“So what was the formal name for this?”  She asked, playing with the tip.

“The Lash,” he said.  “It’s connotat-”

“Heads up!”

The lash swung past my head.  Steadying herself, Miss Y came back for a second try, swinging downward and missing again, but chipping the floor very nicely.

“It’s a little too heavy,” she noted, handing it back to the curator.

“Don’t worry, she’ll pay for the floor,” I added.

“Right,” he noted, taking the lash back.  “Why don’t we just skip all this and head over to the modern exhibits?”

“Aw, don’t I get to play with the swords?”  She pantomimed decapitating the curator.  “Swish!  Swish!”

“Um, no…”  He started off, hoping we’d follow.  I pushed Miss Y along.

“We’ll come back afterwards, right?” She craned her neck to catch a glimpse of the sharp and pointies.

“Sure,” I answered, keeping her moving ahead.  “After.  If we have time.”

Miss Y pouted.  Then she saw the guns.

“Ooooh!” She yelled, running over to the first case.  “Let me see this one!  Let me see this one!”

“Ah, yes, the Type 99 Arisaka,” he unlocked the case and handed it to Miss Y, grabbing the bayonet before she could.  “At onset of the war, these were shipped into the commonwealth fro-”

Miss Y flipped the bolt up and down.  “When does it do the shooting thing?”

“It’s not loaded,” the curator said, moving out of the line of fire anyway.  “But, if it was, you’d just turn off the safety right there, if you wouldn’t mind handing it to me, and then flip the bolt, pull it, push it back in and snap it into place.”  He performed each action as he said it, without looking up, but without a hint of effort.  “Then aim, steady, fire.”  Shouldering it, he aimed off into the empty halls and pulled the trigger.  The rifle clicked, the curator smiled, Miss Y looked through the case for the ammunition.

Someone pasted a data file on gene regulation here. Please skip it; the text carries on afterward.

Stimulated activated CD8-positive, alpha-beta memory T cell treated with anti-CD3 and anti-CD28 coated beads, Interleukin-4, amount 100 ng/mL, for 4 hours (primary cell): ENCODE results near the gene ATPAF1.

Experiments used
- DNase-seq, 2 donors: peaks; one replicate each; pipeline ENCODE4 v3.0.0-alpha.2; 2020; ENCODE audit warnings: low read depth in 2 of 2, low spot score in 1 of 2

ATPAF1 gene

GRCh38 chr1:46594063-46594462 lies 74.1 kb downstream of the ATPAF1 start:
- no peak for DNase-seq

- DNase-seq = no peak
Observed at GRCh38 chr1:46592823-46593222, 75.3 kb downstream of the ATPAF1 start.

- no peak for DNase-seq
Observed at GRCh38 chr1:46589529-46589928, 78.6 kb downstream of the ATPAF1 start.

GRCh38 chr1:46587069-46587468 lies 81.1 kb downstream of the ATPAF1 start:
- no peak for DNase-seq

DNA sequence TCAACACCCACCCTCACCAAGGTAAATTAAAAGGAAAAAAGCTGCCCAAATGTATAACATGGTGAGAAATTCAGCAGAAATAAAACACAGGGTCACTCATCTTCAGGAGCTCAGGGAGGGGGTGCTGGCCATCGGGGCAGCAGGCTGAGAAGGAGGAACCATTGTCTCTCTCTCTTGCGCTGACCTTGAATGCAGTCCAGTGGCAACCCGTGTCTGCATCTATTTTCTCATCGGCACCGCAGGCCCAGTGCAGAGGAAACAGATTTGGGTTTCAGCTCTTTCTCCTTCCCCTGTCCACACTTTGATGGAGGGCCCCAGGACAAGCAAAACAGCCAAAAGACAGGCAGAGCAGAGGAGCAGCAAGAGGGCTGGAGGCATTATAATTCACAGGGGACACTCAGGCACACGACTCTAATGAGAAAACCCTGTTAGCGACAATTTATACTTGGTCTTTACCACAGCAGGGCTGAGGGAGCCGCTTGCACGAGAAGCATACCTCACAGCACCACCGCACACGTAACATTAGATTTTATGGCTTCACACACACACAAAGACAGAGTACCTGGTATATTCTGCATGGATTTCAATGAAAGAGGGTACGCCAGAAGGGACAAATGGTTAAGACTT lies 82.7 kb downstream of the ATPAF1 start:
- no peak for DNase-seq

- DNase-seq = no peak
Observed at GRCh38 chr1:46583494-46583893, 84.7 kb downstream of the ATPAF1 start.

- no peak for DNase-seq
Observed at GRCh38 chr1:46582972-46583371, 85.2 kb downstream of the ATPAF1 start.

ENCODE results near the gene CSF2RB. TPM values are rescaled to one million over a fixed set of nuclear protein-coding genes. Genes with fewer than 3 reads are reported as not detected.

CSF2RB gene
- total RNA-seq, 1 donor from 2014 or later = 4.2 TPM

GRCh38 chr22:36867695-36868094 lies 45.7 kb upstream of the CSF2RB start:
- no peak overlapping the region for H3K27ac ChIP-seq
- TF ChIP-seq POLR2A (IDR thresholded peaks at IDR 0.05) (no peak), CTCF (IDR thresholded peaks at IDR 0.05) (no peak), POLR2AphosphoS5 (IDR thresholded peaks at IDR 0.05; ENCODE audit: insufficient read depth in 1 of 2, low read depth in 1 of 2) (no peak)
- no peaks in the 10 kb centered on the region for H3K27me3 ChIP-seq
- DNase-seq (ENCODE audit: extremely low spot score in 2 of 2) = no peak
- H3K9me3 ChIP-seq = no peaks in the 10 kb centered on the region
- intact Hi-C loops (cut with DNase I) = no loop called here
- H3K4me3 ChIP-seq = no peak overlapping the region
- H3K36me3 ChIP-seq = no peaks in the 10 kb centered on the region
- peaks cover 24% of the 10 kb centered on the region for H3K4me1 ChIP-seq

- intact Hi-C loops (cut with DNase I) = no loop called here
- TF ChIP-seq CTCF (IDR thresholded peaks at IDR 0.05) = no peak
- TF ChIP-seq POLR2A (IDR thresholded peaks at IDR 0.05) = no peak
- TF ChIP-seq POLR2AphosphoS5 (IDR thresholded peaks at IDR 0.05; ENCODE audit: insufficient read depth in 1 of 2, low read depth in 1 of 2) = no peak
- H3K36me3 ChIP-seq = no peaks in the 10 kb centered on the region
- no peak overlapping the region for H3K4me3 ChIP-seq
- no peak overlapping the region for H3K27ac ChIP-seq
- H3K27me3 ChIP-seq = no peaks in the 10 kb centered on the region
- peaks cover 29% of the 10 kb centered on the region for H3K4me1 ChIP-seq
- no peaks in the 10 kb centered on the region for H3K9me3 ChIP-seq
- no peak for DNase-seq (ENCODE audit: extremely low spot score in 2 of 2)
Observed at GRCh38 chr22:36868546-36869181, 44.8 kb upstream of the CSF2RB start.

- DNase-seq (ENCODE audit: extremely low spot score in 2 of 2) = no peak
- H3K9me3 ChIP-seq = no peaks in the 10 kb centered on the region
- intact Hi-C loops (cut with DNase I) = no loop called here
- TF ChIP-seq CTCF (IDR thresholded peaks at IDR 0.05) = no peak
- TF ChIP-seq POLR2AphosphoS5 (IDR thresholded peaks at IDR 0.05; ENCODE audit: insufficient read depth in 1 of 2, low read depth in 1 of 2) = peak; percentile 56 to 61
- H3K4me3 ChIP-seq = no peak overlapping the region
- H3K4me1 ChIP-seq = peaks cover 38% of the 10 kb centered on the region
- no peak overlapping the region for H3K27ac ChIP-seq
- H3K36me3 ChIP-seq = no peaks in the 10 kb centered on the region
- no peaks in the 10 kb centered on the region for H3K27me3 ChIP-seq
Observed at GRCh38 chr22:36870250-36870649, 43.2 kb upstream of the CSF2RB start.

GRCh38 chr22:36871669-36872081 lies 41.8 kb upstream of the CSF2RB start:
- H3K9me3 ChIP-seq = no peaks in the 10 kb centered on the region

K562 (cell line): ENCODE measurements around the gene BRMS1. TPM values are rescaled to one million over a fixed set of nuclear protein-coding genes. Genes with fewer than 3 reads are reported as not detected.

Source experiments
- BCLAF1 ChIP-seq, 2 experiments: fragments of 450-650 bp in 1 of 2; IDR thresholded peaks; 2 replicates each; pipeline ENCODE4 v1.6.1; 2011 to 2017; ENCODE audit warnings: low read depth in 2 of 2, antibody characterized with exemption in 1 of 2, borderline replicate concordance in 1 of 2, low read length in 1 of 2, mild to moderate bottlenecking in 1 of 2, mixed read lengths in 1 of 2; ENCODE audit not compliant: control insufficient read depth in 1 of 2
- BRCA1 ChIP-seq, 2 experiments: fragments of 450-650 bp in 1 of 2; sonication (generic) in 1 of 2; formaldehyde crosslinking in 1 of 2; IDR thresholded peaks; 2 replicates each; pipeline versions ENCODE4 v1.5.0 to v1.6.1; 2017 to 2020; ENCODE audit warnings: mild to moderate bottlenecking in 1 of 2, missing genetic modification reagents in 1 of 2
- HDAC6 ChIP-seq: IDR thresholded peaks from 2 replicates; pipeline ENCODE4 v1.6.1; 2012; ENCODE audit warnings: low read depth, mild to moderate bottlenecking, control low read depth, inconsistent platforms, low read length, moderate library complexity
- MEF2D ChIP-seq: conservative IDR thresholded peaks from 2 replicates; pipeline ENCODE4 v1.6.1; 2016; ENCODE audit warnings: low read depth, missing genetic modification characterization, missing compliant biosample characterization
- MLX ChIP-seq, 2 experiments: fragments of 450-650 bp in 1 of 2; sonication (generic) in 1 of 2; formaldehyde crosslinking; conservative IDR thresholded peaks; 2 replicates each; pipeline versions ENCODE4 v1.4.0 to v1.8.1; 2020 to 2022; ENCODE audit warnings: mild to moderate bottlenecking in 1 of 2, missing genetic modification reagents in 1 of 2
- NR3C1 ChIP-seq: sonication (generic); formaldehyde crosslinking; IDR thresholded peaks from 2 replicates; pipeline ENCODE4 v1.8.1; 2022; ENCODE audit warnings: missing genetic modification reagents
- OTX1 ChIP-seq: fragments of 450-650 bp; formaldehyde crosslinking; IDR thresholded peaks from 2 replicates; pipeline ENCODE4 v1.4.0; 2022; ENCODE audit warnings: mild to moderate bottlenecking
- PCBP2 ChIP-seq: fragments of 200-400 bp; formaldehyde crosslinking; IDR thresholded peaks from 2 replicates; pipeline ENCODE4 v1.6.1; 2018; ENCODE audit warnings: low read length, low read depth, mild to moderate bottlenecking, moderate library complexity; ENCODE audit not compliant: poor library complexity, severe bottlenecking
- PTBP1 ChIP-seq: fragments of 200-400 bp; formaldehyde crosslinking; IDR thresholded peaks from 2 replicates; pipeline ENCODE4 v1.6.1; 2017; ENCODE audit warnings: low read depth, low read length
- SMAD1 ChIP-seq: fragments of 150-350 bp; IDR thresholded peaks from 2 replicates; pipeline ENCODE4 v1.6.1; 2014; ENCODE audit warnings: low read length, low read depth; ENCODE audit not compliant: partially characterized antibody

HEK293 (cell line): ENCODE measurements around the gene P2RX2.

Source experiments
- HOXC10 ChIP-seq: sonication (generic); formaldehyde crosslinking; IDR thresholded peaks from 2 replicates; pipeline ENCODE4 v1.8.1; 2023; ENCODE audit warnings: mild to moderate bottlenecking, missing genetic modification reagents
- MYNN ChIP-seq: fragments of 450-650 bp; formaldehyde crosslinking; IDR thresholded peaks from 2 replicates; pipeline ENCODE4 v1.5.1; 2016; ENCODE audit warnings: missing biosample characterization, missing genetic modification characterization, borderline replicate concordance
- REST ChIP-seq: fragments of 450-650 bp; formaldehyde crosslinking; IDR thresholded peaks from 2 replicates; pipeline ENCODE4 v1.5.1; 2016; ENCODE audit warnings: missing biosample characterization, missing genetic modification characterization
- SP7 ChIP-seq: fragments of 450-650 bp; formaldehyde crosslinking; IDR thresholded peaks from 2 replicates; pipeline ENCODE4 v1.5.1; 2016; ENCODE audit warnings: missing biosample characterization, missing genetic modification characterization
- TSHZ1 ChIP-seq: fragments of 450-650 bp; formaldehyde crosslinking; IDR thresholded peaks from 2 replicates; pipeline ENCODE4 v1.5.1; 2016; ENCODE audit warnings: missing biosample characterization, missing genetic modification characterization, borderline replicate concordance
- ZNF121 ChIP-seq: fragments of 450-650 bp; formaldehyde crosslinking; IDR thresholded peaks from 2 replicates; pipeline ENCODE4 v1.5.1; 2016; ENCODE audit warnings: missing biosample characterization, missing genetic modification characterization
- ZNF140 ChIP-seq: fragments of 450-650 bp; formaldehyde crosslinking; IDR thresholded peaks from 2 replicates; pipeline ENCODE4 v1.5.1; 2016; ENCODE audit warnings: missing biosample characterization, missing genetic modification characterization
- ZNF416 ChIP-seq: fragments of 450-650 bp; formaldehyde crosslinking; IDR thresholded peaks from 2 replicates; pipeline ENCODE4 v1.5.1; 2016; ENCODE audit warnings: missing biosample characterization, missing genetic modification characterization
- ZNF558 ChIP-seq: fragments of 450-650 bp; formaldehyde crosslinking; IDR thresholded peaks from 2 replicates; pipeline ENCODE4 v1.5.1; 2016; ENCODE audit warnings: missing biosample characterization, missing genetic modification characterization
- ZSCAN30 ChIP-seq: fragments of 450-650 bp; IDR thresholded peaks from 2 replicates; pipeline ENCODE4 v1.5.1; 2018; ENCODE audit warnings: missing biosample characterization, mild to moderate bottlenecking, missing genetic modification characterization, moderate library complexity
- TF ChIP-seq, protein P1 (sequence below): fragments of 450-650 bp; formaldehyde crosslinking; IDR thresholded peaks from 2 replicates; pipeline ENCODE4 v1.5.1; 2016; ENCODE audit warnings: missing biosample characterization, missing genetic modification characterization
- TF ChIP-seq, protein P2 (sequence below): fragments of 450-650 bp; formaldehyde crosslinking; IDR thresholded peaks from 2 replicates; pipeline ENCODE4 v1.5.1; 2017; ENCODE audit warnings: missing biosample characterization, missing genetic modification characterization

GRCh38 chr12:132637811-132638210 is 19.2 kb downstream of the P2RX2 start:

“I’m just going to put this back in then, if you wouldn’t mind.”

“Yeah, sure.  Where’s the plane stuff?”  Miss Y started off ahead, arms outstretched.


Ten exhibits and close calls later, we found ourselves in the artillery wing.  Miss Y had taken a particular liking to this particular exhibit.  I wasn’t sure if that was a good or bad thing.

“The Type 88 mortar,” the curator explained, “Could be configured to fire the 70mm shell, or, alternately, used as a grenade launcher in the 50mm set-up.”

Miss Y tried both positions, aiming away from the curator this time.  “So, if I were to, say, fire this off the top of an office building?”

“Rooftops, windows, alleys, these were made for urban warfare.  Really gave the Americans hell when they came through Hanashi.”  He pulled a spare one from the case.  “Plus, the ammunition was so easy to make, civil defense teams never had any problem with running dry.”

“So I could, theoretically, of course, make the explode-y parts for these in my basement?”  Miss Y handed it to me.

“Absolutely.  It’s the main reason they became so popular late into the war.”

“Do you have instructions for those lying around?” Miss Y looked through the cases.

“We have some of them framed in the documents room, if you’ll follow me,” he said, putting his 88 back in the case.  Miss Y held onto hers.  He reached for it.  She pulled it closer.

“We’ll just put this back after we head up there,” I assured him.

“Oh no, we won’t,” Miss Y corrected me.  “How much are they?”